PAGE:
Corporate Jet Growth Continues

Despite concerns about the economy, corporate jet travel is booming. The number of flight hours operated by business aircraft rose by more than 30% in the fourth quarter of 2022 compared to the same period last year, according to a new report from aviation data firm TAG Aviation. That marks the fourth straight year of growth for private aviation.

The company says it is making investments in infrastructure to serve this growing demand, including a new 30,000-square-foot terminal at Nashville International Airport that will feature “absolute first-class decor” as well as high-tech conference rooms and crew services. It will also offer an expanded fuel farm and ramp space facilities, a new crew lounge and more. The facility is scheduled to open next month.

TAG also reported that PrivaIRA, which provides aircraft management services, will move its entire Part 135 operation to the Boca Raton Airport in Florida later this month. The move will allow the company to expand its fleet of aircraft while reducing costs by avoiding the need for costly maintenance on older models. PrivaIRA is planning to add six new aircraft by the end of the year.

One of the biggest names in private jet service, Wheels Up, is trying to grow its customer base by targeting passengers who fly with airline partners of its owner, Delta Air Lines. Speaking at the recent Corporate Jet Investor conference, the company’s CEO said that it has been expanding its offerings to include charters and memberships for airline partners, such as Air France and Virgin Group.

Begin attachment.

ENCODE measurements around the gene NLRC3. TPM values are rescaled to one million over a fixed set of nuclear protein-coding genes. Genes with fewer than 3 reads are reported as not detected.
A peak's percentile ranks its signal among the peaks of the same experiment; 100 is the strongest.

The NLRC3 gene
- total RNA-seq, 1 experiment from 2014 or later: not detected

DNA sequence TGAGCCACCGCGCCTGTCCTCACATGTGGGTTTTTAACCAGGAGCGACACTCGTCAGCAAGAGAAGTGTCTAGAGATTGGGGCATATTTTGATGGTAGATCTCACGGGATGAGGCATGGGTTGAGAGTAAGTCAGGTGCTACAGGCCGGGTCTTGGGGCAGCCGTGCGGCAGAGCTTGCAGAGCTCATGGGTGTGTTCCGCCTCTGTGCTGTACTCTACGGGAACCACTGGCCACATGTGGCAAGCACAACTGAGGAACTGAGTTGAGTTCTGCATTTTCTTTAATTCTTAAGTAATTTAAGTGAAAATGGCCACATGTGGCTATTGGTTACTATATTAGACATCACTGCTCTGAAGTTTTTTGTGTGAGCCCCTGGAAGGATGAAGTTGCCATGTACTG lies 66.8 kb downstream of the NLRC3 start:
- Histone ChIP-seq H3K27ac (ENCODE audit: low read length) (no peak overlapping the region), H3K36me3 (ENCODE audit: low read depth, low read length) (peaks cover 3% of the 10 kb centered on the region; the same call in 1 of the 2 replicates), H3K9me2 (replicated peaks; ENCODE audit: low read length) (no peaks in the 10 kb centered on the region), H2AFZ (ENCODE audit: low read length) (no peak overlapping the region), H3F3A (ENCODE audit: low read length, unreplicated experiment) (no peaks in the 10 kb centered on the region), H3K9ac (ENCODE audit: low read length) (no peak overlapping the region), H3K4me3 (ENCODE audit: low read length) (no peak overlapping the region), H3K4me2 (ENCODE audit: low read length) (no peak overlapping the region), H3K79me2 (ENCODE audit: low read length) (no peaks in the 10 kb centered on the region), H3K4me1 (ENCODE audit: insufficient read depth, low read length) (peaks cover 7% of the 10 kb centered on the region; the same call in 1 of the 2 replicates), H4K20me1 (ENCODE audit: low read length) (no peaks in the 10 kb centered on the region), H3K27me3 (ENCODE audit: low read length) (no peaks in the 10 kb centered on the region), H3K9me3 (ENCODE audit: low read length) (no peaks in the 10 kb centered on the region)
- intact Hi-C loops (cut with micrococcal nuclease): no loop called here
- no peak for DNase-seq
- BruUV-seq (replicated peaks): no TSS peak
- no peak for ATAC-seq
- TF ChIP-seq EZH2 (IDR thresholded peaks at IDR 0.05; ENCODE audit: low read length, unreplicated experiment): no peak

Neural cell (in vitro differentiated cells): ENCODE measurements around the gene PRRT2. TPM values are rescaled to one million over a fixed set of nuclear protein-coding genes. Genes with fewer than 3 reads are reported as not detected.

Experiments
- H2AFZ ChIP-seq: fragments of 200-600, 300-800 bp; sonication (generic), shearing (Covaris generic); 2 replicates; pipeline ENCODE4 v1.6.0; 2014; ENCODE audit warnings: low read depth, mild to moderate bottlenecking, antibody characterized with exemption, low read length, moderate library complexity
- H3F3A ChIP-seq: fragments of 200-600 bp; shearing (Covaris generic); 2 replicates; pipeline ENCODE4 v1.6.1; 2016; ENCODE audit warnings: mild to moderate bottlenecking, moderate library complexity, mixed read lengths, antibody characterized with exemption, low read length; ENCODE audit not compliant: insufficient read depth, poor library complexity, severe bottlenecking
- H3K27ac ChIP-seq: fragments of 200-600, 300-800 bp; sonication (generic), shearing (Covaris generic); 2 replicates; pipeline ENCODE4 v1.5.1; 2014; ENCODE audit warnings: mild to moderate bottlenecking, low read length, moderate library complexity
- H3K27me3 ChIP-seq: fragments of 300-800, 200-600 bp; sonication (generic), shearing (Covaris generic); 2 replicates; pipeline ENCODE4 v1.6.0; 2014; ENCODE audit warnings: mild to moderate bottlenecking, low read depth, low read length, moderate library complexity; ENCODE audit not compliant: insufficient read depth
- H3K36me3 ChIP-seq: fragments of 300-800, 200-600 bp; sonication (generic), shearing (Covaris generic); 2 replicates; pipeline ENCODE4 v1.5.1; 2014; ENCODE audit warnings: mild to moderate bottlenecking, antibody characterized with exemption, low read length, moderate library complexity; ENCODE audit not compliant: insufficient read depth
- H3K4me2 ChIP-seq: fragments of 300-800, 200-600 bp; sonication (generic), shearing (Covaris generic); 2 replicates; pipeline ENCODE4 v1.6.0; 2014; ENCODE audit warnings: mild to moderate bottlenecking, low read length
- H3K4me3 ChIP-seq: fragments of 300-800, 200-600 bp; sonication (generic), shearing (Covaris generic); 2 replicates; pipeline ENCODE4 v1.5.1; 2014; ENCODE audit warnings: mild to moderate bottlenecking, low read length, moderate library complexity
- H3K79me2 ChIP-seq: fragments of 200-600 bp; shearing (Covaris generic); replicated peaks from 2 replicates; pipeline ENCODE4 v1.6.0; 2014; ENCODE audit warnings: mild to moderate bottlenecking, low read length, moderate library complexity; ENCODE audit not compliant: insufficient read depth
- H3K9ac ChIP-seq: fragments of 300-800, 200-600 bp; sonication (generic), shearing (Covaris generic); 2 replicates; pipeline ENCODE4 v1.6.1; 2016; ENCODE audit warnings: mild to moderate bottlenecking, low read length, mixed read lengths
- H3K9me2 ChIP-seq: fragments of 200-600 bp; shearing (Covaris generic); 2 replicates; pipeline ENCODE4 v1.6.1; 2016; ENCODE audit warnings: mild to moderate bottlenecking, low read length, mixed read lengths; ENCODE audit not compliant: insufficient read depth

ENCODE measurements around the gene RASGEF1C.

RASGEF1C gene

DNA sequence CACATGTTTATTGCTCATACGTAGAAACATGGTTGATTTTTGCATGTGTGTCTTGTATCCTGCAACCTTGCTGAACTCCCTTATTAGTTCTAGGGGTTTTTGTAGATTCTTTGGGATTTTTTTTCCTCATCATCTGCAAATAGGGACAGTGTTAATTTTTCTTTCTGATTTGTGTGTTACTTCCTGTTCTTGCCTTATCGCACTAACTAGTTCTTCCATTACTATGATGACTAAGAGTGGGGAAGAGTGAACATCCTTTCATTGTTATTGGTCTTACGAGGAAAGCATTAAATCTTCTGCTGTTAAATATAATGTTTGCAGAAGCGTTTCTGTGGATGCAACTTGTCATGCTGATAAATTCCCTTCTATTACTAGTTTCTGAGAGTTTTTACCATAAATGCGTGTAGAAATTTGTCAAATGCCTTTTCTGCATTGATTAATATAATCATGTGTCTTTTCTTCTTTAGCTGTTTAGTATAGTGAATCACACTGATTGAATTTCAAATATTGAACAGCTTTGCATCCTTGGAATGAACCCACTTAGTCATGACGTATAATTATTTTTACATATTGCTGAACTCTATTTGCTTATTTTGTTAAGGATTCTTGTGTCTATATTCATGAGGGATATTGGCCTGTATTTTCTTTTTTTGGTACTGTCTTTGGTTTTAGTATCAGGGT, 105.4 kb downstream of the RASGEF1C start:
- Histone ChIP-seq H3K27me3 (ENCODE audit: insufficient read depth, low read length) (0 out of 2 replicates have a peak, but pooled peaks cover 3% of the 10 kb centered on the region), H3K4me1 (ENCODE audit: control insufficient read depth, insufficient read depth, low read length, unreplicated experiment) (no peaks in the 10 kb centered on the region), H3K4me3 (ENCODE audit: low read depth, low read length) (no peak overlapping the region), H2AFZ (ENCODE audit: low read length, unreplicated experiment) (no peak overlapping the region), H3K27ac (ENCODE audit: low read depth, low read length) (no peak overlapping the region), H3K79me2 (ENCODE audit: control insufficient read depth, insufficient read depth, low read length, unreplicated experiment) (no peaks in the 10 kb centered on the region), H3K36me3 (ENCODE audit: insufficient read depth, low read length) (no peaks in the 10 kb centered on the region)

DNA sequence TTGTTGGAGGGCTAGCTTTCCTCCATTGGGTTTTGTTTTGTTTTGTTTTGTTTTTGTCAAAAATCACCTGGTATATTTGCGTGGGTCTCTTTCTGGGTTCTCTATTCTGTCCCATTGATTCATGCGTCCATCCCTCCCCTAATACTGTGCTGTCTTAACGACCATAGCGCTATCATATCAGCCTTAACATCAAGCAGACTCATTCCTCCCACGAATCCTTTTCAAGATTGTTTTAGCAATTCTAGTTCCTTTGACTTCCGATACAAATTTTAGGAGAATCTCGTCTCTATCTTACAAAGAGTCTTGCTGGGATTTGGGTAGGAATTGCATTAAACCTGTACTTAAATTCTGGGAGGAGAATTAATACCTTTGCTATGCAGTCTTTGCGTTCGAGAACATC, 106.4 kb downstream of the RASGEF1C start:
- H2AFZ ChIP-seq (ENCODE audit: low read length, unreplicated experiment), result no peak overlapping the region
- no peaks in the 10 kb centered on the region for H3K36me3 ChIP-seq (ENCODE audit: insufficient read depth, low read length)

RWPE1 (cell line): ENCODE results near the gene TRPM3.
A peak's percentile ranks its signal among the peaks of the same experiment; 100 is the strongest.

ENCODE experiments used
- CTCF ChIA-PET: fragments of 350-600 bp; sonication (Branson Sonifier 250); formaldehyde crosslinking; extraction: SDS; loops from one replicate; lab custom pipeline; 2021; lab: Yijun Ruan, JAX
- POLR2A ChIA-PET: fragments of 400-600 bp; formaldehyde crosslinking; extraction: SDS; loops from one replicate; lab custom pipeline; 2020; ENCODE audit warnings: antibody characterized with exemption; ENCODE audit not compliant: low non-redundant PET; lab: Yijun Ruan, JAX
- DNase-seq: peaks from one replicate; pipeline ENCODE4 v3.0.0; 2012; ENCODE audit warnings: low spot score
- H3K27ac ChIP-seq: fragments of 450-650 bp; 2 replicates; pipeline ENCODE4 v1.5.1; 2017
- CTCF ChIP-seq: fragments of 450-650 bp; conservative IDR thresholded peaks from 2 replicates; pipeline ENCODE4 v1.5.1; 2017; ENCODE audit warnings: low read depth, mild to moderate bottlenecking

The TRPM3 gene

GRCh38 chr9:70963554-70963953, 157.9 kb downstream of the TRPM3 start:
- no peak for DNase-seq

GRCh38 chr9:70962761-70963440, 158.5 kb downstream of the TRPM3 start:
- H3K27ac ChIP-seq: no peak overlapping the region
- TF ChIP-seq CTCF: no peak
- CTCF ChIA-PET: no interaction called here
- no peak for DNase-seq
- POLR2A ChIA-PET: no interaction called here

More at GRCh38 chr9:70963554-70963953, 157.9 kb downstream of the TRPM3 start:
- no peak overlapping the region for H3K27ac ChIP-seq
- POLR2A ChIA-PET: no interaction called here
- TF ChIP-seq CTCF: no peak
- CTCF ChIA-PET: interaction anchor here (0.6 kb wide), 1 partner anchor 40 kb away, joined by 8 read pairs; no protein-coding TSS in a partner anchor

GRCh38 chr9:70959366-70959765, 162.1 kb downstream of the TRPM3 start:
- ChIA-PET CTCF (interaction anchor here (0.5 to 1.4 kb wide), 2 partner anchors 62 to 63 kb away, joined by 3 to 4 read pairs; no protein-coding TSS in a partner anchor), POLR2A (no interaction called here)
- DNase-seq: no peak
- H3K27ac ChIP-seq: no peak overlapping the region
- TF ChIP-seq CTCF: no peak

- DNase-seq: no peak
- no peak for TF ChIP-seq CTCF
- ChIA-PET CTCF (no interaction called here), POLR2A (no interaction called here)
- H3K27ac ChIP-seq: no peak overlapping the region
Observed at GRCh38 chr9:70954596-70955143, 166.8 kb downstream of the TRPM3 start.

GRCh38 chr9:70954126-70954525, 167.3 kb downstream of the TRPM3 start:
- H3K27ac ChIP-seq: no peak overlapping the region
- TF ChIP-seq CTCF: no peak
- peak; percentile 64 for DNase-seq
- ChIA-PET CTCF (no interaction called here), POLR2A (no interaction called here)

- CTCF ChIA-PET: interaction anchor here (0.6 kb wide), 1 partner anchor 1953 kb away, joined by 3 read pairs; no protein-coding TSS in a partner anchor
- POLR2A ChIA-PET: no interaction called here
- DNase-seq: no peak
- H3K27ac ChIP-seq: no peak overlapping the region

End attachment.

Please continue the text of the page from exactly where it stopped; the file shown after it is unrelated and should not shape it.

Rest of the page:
Wheels Up has also been increasing its relationships with private jet companies that are not Delta partners in order to expand the potential client base for its services. The company recently announced a blockbuster merger with Ross Aviation that will bring the latter’s 19 FBO locations, including three airports where it has two separate FBOs, under the Atlantic brand. The deal will require regulatory approval and is expected to close in the first half of 2022.

In other business aviation news, the CEO of a major aviation-services chain has stepped down. Lou Pepper, who led Atlantic Jet Partners Aviation for 30 years, will remain on the board and focus on his role as a member of the Executive Committee. He will be replaced by Jeff Foland, who has nearly three decades of experience in the aviation, travel, and transportation industries. He most recently served as chief executive officer of The Parking Spot, which operates near-airport parking facilities.

Also this week, a Dallas-based aviation company announced that it had acquired the FBO at Dallas/Fort Worth International Airport. The purchase includes a newly renovated 24.5-acre facility with an impressive runway extension, a hangar, and a training room. The facility is currently being used to support the refueling operations of the city’s Department of Aviation, but it will eventually be offered as an FBO to other customers. The company says it plans to invest more than $500,000 in the facility over the next five years.